"Write it on your heart that every day is the best day in the year." -Ralph Waldo Emerson
Resolutions fill me with excitement. I love to set them, dream them up and accomplish those things that a year ago I wasn't sure I could do. Each year I spend the last couple of weeks in December reflecting on the year that has passed and looking forward to the year coming. This year, I gave myself some extra time to do those things, but have finally focused in on my goals for 2018.
I wanted to share with you my resolutions I have set for this year. They are both simple and complex, attainable and unattainable. Each year (typically) I set SMART (specific, measurable, achievable, results-focused and time-bound) goals, but this year I wanted to try something new. I wanted to set goals for myself that wouldn't be time-bound to this year, but would set me in a direction that would enrich my life, and the life of those around me (I will keep you posted on my goal preference at the end of the year). I have kept it to three ideas, but these ideas will (hopefully) keep me driven, focused and refreshed throughout the entirety of the year. Without further ado...
Every year I think there is no way that we could be busier than the year before, and every year it happens. With this constant barrage of things happening and going on around us, I often find myself not present in what I am doing. I find that my mind is on something entirely different than where I am and what's going on, and I lose out on that moment that I am in. This year, I am focusing on being present wherever I am. Often this is going to mean setting down (or turning off) my phone to resist the temptation to be somewhere else. This one idea alone will help me be focused more intently on what I am doing and will help me learn how to set healthy boundaries for myself with work, family, friendship and any other thing that competes for my time and attention. It will help me be fully devoted to whatever I am doing at the time, wherever that may be. This year I am resolved to be more PRESENT.
As I mentioned under presence, each year turns out to be immensely busier than the year before. Between work, travel, family, various other commitments and this year, beginning grad school, discipline is needed now more than ever. There are many areas in my life I want to focus on discipline, some being my time management, living a healthy, balanced lifestyle and reaching financial goals my husband and I have set. I have found throughout my life that those times I am disciplined in what I am doing, I am able to be more present where I am and the best version of myself possible. This goal is made up of many smaller, actionable steps that will ultimately help me reach the goals I have set, in all areas. This year I am resolved to be more DISCIPLINED.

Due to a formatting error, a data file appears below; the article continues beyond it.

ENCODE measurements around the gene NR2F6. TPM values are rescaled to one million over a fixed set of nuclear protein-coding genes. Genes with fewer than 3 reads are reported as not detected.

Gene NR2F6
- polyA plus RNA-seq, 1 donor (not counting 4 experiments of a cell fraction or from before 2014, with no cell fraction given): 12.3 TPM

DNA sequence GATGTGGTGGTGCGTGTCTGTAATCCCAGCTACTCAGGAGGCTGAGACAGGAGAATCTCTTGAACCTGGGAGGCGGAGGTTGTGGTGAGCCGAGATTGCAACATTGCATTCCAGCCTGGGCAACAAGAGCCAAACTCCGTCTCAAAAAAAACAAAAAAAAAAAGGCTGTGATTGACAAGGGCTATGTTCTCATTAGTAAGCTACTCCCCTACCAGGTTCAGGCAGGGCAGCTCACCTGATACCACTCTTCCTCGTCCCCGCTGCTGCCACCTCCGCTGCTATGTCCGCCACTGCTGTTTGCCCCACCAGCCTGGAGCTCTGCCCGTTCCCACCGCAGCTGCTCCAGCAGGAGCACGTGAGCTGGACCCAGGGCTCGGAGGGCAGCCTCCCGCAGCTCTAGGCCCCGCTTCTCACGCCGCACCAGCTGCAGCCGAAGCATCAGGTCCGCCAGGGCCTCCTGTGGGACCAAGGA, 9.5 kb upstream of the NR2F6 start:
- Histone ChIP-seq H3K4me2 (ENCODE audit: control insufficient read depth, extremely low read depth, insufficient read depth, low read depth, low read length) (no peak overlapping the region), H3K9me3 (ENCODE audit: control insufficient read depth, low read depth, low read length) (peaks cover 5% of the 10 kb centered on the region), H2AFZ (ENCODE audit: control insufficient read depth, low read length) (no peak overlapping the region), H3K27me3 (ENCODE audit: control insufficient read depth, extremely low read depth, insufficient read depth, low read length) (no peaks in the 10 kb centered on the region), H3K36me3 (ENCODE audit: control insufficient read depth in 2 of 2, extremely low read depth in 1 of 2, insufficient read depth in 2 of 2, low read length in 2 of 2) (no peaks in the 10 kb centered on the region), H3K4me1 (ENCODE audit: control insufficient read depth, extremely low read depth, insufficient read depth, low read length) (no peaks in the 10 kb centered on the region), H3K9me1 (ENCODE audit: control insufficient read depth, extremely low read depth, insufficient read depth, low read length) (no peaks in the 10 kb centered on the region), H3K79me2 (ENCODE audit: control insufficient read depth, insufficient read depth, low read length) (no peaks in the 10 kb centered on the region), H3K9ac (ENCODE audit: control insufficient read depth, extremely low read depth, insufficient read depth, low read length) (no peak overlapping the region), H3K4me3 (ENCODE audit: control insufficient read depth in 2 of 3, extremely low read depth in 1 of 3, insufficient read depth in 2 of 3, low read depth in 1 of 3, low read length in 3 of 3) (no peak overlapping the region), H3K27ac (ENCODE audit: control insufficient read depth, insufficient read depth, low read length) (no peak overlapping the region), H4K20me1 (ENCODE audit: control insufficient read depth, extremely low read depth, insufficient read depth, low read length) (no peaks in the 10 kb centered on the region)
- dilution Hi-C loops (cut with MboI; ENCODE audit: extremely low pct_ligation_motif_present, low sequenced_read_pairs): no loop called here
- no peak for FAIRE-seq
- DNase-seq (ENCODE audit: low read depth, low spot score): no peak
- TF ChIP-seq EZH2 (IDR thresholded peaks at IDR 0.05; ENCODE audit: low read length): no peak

The last area I want to focus on this year is taking time to give thanks. I want to remember gratitude more in my life. I think this will help me keep the positive, hopeful outlook that I begin each year with as well help me notice all of the wonderful people and things happening around me. One way I am doing this is a thankfulness jar. My husband I have started a 2018 thankfulness jar. Each week we will insert things we are thankful for and on December 31st, 2018, we will pull them out and remember all that has happened in 2018. It is a small but simple way to be immersed in gratitude throughout the year. This year I am resolved to show more GRATITUDE.
Presence, discipline and gratitude are three areas of my life I want to spend my year focusing on. These things are as personal as they are professional goals for myself. I am looking forward to 2018 and all the things that lie ahead. Whether you set resolutions or not, I hope you take time now and throughout the year to reflect on those things that you are working towards. Happy 2018, and welcome to a new year :)
If we want students to be problem solvers, we have to give them chances to solve problems.
Hello blog world! This post has been in process for a month and a half now, and this evening I finally felt I had the right words to write. You see-empowering my students to problem solve is something I am very passionate about. I believe it helps build their self-confidence, allows them to take risks in a safe environment and helps them build skills that their future employers are looking for. I think problem solving is a skill that teachers, parents and society as a whole wants our kids to have. With that in mind, I am going to give you some ideas of how I empower my students to develop their problem solving skills in my classroom, and I hope that it may inspire you to think about how you are empowering your students as well.
One of the very first ways that I help my students develop their problem solving skills is by creating routines and procedures in my classroom that help them learn how to problem solve. This begins at the beginning of the year and continues throughout. Routines and procedures give students something to reference back to when they aren't sure what to do. These routines also include-what do I do if I am not sure what to do? This is a very subtle way of empowering students. If you aren't sure what to do if your pencil broke, ask your friend. As adults, if I am not sure how to do something I seek out a colleague, family member or trusted advisor that can help, and I figure it out from there. Students also need this flexibility. This doesn't mean that they are not responsible for themselves, because they are, but it gives them a way to figure out routine tasks in the classroom.